A BUSINESSMAN is locked in a £250,000 battle with the taxman over plans to charge him extra – because his nutritional workout bars are classed as sweets.

Tim Davies has been ordered to pay an extra 20 per cent VAT for the DuelFuel flapjack and 'recovery cake' bars.

The 55-year-old, of Henley on Thames in Oxfordshire, says he's already £253,000 out of pocket after wrangling with HMRC in a desperate bid to solve the problem.

He was forced to let go of an employee hired through the national Kick Start scheme after the problems began.

And he now fears the mess could sound the death knell for his company.

The former business consultant, who was made redundant during the pandemic, faces forking out a further £15,000 for lawyers so he can take the Government to a tribunal.

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He said: "HMRC determines that flapjacks and cakes are food and therefore are not subject to VAT.

"However, it classes nutritional bars as a luxury.

"That means they're subjected to VAT."

Mr Davies hopes the infamous Jaffa Cakes case back in 1991 will help a tribunal overturn HMRC's decision.

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Following a series of hearings, it was proved that the orange treats count as 'cakes' rather than biscuits.

The distinction means they can't be subject to VAT, along with flapjacks, pastries and birthday cakes.

By comparison, bars of chocolate, nuts or fruit with a chocolate coating, chewing gum, fruit pastilles and sherbet can all be charged at 20 per cent.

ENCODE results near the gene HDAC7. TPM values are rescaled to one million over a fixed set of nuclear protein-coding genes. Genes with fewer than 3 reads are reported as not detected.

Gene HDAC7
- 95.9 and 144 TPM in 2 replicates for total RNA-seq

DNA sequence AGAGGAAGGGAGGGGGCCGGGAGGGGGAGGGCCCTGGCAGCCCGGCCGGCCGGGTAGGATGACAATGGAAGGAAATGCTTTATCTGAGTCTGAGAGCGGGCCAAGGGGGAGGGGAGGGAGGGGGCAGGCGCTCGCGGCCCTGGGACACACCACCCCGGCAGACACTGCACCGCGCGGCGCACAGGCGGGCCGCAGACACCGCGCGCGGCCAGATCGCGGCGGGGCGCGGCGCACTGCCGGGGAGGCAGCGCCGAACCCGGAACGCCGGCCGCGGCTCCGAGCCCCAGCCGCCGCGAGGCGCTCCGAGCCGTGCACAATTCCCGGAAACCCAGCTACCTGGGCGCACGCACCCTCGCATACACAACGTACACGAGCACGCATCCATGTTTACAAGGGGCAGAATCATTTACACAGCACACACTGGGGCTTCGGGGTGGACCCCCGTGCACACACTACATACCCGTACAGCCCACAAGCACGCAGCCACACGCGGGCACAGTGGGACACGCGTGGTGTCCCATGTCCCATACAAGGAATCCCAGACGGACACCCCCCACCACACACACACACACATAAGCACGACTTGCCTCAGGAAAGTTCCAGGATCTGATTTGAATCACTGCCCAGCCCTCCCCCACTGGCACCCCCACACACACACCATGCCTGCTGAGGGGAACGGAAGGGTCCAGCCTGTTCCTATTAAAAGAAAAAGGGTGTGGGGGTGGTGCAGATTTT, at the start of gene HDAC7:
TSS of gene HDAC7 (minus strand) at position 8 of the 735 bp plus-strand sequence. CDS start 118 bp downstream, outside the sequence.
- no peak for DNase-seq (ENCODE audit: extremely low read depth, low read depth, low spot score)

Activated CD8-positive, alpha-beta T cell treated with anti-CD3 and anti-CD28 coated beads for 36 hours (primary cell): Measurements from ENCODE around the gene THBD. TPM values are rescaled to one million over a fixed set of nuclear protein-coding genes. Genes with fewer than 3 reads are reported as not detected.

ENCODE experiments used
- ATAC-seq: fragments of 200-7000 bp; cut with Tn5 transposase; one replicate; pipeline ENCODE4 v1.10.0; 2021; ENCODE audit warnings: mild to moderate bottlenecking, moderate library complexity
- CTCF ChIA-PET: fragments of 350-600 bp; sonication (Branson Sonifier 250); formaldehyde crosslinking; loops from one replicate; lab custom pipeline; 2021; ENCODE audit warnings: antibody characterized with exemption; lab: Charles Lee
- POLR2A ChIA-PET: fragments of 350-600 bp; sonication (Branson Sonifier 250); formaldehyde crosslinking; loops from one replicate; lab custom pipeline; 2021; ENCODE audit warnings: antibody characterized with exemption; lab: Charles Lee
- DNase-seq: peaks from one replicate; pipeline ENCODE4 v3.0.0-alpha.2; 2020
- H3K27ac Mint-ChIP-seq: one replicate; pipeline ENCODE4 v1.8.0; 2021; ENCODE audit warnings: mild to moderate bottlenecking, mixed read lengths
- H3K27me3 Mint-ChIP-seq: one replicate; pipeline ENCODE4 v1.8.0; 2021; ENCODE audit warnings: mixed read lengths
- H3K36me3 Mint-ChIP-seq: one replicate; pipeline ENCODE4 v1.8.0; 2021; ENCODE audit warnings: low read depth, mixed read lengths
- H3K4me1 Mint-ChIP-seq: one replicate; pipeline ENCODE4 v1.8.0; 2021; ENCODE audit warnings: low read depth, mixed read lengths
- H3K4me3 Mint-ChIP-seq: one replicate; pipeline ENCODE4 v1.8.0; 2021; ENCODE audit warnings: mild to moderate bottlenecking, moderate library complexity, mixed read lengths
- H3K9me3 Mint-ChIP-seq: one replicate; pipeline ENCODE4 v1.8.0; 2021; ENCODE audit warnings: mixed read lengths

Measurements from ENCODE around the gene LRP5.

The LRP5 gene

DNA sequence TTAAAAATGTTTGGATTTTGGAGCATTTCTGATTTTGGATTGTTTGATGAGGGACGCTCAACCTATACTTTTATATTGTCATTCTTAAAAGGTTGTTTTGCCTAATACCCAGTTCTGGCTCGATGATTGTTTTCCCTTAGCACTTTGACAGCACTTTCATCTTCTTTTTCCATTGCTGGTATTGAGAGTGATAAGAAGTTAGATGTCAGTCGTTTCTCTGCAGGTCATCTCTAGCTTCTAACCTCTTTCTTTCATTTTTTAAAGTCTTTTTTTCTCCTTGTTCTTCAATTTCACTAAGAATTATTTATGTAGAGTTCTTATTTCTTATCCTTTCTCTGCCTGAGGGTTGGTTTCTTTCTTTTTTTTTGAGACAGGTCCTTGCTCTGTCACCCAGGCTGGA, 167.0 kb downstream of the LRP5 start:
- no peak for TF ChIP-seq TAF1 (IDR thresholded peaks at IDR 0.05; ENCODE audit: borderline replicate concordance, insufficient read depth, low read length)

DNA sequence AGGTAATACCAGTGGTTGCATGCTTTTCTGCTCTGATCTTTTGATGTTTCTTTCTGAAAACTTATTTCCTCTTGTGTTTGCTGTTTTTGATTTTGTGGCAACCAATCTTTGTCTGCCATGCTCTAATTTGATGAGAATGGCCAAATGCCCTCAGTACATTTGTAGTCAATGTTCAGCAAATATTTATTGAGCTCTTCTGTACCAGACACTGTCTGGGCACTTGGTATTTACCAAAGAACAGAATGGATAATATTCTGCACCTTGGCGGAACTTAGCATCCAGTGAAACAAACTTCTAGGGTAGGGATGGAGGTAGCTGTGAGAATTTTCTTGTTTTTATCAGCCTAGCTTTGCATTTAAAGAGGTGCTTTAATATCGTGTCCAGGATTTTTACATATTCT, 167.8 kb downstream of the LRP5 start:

Bizarrely, marshmallow teacakes are untaxed – while marshmallows themselves are subject to VAT.

Mr Davies said he's faced huge confusion over the rules.

"HMRC just don't seem to care," he said.

"They just use the adage 'computer says no'."

A spokesperson from HMRC told Sun Online: “The VAT rules require a business to charge VAT at the standard rate of 20 per cent on the sale of an item of confectionery, unless it is a cake or a biscuit not covered in chocolate.

"For these purposes, confectionery includes any item of sweetened prepared food which is normally eaten with the fingers.

“A product is a cake or a biscuit if it has sufficient characteristics to be so categorised.

"HMRC accepts that a traditional flapjack can be treated as a cake and zero rated.

"However, a product that contains different ingredients and, for example, has been developed as a sports nutrition product falls to be confectionery and is standard rated.

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"Our policy is explained in guidance at VFOOD6200.

“HMRC does not comment on specific cases.”

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